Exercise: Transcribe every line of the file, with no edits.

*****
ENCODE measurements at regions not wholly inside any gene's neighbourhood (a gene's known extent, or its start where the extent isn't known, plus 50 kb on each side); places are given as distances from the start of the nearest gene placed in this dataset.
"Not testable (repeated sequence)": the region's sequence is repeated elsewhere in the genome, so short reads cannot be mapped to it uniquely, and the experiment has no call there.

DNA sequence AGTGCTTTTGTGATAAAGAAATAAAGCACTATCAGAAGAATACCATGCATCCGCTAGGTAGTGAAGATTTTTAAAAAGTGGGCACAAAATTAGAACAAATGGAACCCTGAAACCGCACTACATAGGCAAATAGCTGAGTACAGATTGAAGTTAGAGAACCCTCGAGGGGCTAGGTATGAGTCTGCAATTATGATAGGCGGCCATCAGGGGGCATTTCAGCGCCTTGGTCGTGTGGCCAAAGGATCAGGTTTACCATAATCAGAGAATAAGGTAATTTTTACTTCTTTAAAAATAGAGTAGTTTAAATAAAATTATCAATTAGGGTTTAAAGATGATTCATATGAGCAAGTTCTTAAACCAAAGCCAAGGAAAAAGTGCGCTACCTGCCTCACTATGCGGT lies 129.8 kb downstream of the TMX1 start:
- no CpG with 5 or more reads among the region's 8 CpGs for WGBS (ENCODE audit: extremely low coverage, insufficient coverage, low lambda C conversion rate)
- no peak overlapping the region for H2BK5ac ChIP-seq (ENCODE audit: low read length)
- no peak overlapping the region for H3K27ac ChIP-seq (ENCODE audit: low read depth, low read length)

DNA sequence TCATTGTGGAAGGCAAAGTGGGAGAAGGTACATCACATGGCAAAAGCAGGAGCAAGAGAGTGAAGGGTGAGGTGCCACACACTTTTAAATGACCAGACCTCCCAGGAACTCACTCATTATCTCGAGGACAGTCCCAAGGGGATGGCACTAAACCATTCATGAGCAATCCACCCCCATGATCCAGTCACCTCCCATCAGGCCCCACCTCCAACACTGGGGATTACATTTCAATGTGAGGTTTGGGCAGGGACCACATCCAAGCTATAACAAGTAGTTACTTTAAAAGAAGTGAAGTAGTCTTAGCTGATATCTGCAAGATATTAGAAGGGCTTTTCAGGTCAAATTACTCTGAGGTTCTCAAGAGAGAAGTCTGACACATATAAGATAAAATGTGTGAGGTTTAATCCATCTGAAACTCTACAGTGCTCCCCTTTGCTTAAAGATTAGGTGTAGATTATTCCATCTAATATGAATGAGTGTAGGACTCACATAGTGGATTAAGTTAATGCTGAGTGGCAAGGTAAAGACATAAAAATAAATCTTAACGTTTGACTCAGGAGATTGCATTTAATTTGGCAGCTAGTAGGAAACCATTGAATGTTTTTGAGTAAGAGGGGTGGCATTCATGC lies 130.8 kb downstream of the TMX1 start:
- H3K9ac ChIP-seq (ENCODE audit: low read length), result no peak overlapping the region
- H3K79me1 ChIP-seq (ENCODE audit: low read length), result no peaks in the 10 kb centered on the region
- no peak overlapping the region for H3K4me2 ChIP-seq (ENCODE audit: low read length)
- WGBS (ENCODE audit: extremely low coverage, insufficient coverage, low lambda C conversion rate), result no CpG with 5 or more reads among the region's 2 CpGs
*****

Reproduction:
ENCODE measurements at regions not wholly inside any gene's neighbourhood (a gene's known extent, or its start where the extent isn't known, plus 50 kb on each side); places are given as distances from the start of the nearest gene placed in this dataset.
"Not testable (repeated sequence)": the region's sequence is repeated elsewhere in the genome, so short reads cannot be mapped to it uniquely, and the experiment has no call there.

DNA sequence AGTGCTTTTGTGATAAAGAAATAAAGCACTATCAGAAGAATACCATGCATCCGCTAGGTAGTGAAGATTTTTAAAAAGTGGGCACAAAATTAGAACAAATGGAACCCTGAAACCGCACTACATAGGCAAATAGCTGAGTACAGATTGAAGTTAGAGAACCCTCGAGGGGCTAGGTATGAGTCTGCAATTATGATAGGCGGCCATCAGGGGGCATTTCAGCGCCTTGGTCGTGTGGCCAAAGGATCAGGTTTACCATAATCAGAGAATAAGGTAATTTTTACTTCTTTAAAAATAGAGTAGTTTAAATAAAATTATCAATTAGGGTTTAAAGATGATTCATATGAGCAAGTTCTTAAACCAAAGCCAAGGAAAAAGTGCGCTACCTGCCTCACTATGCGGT lies 129.8 kb downstream of the TMX1 start:
- no CpG with 5 or more reads among the region's 8 CpGs for WGBS (ENCODE audit: extremely low coverage, insufficient coverage, low lambda C conversion rate)
- no peak overlapping the region for H2BK5ac ChIP-seq (ENCODE audit: low read length)
- no peak overlapping the region for H3K27ac ChIP-seq (ENCODE audit: low read depth, low read length)

DNA sequence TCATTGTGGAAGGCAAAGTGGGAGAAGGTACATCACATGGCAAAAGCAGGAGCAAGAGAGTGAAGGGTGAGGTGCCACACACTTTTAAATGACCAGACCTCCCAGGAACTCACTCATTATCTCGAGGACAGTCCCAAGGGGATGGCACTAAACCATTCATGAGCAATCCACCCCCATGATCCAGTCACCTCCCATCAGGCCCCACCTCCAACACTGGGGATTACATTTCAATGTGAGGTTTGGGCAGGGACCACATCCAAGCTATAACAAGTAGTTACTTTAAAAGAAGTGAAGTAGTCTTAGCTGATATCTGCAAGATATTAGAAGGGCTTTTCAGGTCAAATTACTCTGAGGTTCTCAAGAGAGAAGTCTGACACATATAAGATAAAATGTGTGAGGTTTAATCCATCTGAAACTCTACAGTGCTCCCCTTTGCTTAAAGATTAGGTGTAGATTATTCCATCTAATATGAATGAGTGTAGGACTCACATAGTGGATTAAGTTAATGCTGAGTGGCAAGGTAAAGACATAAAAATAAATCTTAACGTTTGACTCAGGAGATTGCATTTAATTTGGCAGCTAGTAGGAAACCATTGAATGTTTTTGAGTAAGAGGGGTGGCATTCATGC lies 130.8 kb downstream of the TMX1 start:
- H3K9ac ChIP-seq (ENCODE audit: low read length), result no peak overlapping the region
- H3K79me1 ChIP-seq (ENCODE audit: low read length), result no peaks in the 10 kb centered on the region
- no peak overlapping the region for H3K4me2 ChIP-seq (ENCODE audit: low read length)
- WGBS (ENCODE audit: extremely low coverage, insufficient coverage, low lambda C conversion rate), result no CpG with 5 or more reads among the region's 2 CpGs